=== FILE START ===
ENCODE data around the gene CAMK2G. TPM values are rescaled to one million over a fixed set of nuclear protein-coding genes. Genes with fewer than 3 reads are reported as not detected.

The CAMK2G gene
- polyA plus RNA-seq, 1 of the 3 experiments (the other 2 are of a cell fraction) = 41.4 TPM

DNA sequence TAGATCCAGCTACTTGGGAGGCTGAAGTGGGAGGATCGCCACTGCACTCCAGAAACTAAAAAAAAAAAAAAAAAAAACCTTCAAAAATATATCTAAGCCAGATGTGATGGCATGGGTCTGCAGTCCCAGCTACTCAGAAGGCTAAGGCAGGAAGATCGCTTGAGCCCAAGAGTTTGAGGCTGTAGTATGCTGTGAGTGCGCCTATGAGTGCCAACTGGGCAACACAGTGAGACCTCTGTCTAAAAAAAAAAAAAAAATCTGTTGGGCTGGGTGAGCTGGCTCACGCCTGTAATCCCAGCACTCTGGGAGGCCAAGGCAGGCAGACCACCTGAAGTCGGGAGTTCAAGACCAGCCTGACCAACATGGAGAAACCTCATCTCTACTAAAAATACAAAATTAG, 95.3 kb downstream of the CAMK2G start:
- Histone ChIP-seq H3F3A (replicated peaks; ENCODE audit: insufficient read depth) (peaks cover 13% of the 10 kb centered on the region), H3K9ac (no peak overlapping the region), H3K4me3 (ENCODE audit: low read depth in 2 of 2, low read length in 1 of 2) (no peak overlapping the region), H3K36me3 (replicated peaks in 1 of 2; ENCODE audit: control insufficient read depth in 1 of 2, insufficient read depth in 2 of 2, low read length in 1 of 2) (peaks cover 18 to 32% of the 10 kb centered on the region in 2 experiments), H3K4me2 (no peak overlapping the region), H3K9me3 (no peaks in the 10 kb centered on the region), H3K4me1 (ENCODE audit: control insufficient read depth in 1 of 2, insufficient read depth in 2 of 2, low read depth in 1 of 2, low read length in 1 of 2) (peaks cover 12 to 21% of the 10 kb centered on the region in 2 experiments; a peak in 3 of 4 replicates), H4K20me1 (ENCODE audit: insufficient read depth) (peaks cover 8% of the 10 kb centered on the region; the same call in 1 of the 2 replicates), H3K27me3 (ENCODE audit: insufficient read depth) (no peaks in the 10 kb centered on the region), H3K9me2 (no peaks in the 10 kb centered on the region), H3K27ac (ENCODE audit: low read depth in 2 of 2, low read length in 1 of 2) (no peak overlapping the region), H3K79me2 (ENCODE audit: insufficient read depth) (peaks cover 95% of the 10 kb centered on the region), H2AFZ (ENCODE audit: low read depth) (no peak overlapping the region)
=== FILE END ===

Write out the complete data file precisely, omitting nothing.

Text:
ENCODE data around the gene CAMK2G. TPM values are rescaled to one million over a fixed set of nuclear protein-coding genes. Genes with fewer than 3 reads are reported as not detected.

The CAMK2G gene
- polyA plus RNA-seq, 1 of the 3 experiments (the other 2 are of a cell fraction) = 41.4 TPM

DNA sequence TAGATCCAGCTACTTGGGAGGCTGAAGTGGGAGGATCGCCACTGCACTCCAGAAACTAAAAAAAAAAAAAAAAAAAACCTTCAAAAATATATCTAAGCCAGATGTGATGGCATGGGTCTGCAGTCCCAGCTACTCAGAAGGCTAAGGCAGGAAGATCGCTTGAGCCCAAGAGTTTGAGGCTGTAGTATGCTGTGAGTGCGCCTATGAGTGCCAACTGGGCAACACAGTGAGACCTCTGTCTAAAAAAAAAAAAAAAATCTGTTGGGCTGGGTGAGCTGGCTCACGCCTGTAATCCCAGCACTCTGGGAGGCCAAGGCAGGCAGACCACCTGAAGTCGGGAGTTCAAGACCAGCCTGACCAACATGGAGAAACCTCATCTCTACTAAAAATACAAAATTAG, 95.3 kb downstream of the CAMK2G start:
- Histone ChIP-seq H3F3A (replicated peaks; ENCODE audit: insufficient read depth) (peaks cover 13% of the 10 kb centered on the region), H3K9ac (no peak overlapping the region), H3K4me3 (ENCODE audit: low read depth in 2 of 2, low read length in 1 of 2) (no peak overlapping the region), H3K36me3 (replicated peaks in 1 of 2; ENCODE audit: control insufficient read depth in 1 of 2, insufficient read depth in 2 of 2, low read length in 1 of 2) (peaks cover 18 to 32% of the 10 kb centered on the region in 2 experiments), H3K4me2 (no peak overlapping the region), H3K9me3 (no peaks in the 10 kb centered on the region), H3K4me1 (ENCODE audit: control insufficient read depth in 1 of 2, insufficient read depth in 2 of 2, low read depth in 1 of 2, low read length in 1 of 2) (peaks cover 12 to 21% of the 10 kb centered on the region in 2 experiments; a peak in 3 of 4 replicates), H4K20me1 (ENCODE audit: insufficient read depth) (peaks cover 8% of the 10 kb centered on the region; the same call in 1 of the 2 replicates), H3K27me3 (ENCODE audit: insufficient read depth) (no peaks in the 10 kb centered on the region), H3K9me2 (no peaks in the 10 kb centered on the region), H3K27ac (ENCODE audit: low read depth in 2 of 2, low read length in 1 of 2) (no peak overlapping the region), H3K79me2 (ENCODE audit: insufficient read depth) (peaks cover 95% of the 10 kb centered on the region), H2AFZ (ENCODE audit: low read depth) (no peak overlapping the region)